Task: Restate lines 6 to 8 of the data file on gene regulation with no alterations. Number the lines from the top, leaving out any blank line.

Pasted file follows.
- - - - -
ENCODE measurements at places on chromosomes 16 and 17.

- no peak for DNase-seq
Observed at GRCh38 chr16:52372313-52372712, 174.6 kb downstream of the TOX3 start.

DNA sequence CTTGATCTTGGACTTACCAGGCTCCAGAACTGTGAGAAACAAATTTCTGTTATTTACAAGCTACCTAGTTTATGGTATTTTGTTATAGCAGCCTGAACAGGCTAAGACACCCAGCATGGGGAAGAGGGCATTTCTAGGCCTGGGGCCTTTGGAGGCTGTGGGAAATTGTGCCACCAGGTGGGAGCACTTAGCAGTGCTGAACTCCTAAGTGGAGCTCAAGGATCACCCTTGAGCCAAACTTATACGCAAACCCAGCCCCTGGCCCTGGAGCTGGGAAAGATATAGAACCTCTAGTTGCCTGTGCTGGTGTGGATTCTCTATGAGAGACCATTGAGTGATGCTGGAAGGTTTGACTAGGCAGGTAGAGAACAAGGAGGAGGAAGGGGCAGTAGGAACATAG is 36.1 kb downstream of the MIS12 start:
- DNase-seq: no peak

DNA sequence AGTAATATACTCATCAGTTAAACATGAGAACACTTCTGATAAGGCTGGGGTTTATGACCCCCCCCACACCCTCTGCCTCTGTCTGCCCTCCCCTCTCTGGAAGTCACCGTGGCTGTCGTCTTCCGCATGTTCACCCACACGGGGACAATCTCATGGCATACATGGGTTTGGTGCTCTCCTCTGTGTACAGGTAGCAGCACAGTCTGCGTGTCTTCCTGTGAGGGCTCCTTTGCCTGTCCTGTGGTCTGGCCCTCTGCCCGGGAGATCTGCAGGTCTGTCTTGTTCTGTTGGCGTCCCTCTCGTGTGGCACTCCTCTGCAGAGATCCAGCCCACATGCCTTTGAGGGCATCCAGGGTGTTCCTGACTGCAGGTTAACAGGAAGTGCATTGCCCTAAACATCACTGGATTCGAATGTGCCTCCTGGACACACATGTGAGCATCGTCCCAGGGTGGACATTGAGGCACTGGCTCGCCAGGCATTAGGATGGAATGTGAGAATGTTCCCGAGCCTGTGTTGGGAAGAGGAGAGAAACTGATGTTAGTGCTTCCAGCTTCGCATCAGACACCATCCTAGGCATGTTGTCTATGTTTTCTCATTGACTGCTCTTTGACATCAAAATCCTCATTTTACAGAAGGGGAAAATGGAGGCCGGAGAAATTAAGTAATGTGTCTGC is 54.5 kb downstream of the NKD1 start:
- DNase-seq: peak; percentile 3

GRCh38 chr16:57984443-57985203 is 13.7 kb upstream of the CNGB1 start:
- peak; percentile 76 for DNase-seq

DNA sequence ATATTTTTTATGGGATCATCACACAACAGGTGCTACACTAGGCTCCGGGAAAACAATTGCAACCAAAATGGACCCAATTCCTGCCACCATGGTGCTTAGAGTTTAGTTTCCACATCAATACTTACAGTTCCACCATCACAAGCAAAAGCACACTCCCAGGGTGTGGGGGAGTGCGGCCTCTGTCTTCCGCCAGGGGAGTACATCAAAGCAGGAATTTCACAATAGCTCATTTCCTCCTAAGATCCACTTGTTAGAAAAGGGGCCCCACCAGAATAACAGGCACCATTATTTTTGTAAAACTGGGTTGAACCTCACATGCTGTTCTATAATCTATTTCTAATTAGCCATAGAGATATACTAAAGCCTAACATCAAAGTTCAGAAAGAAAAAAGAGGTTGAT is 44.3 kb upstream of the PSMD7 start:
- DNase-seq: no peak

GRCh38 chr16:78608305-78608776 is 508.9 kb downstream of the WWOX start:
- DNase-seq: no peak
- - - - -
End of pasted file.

DNA sequence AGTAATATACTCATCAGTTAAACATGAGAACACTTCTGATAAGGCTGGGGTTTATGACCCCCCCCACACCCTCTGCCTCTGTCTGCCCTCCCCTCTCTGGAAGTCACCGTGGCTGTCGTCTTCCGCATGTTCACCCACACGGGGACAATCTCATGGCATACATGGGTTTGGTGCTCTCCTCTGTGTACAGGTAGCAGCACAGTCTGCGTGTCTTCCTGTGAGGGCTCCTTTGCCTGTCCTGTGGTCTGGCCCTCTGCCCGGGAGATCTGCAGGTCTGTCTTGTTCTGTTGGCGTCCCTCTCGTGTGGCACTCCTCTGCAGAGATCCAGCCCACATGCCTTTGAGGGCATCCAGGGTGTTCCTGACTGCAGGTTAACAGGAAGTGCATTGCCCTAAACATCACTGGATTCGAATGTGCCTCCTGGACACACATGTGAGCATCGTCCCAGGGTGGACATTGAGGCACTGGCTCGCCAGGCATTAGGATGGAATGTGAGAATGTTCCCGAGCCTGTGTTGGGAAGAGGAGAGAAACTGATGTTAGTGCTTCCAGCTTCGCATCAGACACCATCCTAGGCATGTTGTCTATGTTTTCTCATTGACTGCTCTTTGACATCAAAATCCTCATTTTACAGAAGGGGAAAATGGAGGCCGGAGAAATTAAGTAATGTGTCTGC is 54.5 kb downstream of the NKD1 start:
- DNase-seq: peak; percentile 3

GRCh38 chr16:57984443-57985203 is 13.7 kb upstream of the CNGB1 start: